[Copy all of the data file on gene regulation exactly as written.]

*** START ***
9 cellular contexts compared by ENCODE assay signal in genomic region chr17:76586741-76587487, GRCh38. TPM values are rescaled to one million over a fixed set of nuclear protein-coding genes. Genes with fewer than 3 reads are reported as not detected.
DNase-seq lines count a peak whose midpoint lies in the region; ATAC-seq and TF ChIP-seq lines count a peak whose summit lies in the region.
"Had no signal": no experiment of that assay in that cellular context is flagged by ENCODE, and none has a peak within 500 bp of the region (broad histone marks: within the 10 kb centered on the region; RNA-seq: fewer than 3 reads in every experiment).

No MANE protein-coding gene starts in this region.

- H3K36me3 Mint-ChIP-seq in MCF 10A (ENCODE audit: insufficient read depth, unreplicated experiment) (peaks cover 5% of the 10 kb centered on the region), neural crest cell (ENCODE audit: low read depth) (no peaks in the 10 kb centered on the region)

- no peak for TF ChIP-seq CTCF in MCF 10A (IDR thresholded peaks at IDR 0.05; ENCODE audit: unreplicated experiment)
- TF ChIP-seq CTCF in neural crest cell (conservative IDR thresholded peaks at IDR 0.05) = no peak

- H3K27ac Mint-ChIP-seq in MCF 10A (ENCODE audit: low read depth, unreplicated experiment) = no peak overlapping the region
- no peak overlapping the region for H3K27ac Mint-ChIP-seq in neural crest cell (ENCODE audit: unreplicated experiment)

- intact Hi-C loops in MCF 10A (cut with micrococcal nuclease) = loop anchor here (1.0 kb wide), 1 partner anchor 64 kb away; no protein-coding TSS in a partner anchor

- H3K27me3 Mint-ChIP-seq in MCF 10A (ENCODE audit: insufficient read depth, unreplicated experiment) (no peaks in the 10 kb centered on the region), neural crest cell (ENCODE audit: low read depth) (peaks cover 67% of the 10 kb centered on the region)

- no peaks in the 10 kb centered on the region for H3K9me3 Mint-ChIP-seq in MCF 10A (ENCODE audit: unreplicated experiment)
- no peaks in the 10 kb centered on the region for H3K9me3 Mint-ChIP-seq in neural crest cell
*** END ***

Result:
9 cellular contexts compared by ENCODE assay signal in genomic region chr17:76586741-76587487, GRCh38. TPM values are rescaled to one million over a fixed set of nuclear protein-coding genes. Genes with fewer than 3 reads are reported as not detected.
DNase-seq lines count a peak whose midpoint lies in the region; ATAC-seq and TF ChIP-seq lines count a peak whose summit lies in the region.
"Had no signal": no experiment of that assay in that cellular context is flagged by ENCODE, and none has a peak within 500 bp of the region (broad histone marks: within the 10 kb centered on the region; RNA-seq: fewer than 3 reads in every experiment).

No MANE protein-coding gene starts in this region.

- H3K36me3 Mint-ChIP-seq in MCF 10A (ENCODE audit: insufficient read depth, unreplicated experiment) (peaks cover 5% of the 10 kb centered on the region), neural crest cell (ENCODE audit: low read depth) (no peaks in the 10 kb centered on the region)

- no peak for TF ChIP-seq CTCF in MCF 10A (IDR thresholded peaks at IDR 0.05; ENCODE audit: unreplicated experiment)
- TF ChIP-seq CTCF in neural crest cell (conservative IDR thresholded peaks at IDR 0.05) = no peak

- H3K27ac Mint-ChIP-seq in MCF 10A (ENCODE audit: low read depth, unreplicated experiment) = no peak overlapping the region
- no peak overlapping the region for H3K27ac Mint-ChIP-seq in neural crest cell (ENCODE audit: unreplicated experiment)

- intact Hi-C loops in MCF 10A (cut with micrococcal nuclease) = loop anchor here (1.0 kb wide), 1 partner anchor 64 kb away; no protein-coding TSS in a partner anchor

- H3K27me3 Mint-ChIP-seq in MCF 10A (ENCODE audit: insufficient read depth, unreplicated experiment) (no peaks in the 10 kb centered on the region), neural crest cell (ENCODE audit: low read depth) (peaks cover 67% of the 10 kb centered on the region)

- no peaks in the 10 kb centered on the region for H3K9me3 Mint-ChIP-seq in MCF 10A (ENCODE audit: unreplicated experiment)
- no peaks in the 10 kb centered on the region for H3K9me3 Mint-ChIP-seq in neural crest cell